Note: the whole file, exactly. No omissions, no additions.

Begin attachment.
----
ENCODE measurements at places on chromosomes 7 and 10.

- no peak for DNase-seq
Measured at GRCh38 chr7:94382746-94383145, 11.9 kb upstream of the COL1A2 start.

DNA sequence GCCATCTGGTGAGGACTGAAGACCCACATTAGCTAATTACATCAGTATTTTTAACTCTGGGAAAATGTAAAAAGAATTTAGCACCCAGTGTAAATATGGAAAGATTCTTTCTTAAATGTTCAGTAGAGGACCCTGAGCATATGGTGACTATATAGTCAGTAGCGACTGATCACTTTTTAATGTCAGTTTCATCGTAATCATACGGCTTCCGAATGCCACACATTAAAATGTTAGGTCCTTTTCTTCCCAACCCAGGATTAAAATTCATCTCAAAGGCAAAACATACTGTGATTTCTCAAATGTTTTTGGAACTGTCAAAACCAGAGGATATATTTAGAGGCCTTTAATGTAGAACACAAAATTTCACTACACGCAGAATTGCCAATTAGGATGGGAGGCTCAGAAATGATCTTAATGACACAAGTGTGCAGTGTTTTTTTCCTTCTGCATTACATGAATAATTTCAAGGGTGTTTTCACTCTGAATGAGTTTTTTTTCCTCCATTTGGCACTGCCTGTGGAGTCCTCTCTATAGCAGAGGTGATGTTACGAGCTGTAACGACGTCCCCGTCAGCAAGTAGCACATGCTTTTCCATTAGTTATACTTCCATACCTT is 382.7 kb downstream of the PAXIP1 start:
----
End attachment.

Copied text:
ENCODE measurements at places on chromosomes 7 and 10.

- no peak for DNase-seq
Measured at GRCh38 chr7:94382746-94383145, 11.9 kb upstream of the COL1A2 start.

DNA sequence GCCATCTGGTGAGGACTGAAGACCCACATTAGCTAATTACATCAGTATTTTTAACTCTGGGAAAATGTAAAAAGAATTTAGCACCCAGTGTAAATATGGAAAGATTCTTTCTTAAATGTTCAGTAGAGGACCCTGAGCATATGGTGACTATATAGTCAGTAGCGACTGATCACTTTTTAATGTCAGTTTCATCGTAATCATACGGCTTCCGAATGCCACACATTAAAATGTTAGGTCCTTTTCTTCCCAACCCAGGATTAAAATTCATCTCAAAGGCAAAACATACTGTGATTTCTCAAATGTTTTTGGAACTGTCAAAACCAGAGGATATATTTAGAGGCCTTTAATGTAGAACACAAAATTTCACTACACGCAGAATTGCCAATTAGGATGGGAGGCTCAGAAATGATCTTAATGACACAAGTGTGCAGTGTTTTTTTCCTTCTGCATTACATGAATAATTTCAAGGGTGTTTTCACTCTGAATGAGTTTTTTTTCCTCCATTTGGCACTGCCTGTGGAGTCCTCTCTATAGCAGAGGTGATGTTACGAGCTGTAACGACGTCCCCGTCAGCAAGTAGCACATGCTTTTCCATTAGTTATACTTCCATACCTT is 382.7 kb downstream of the PAXIP1 start: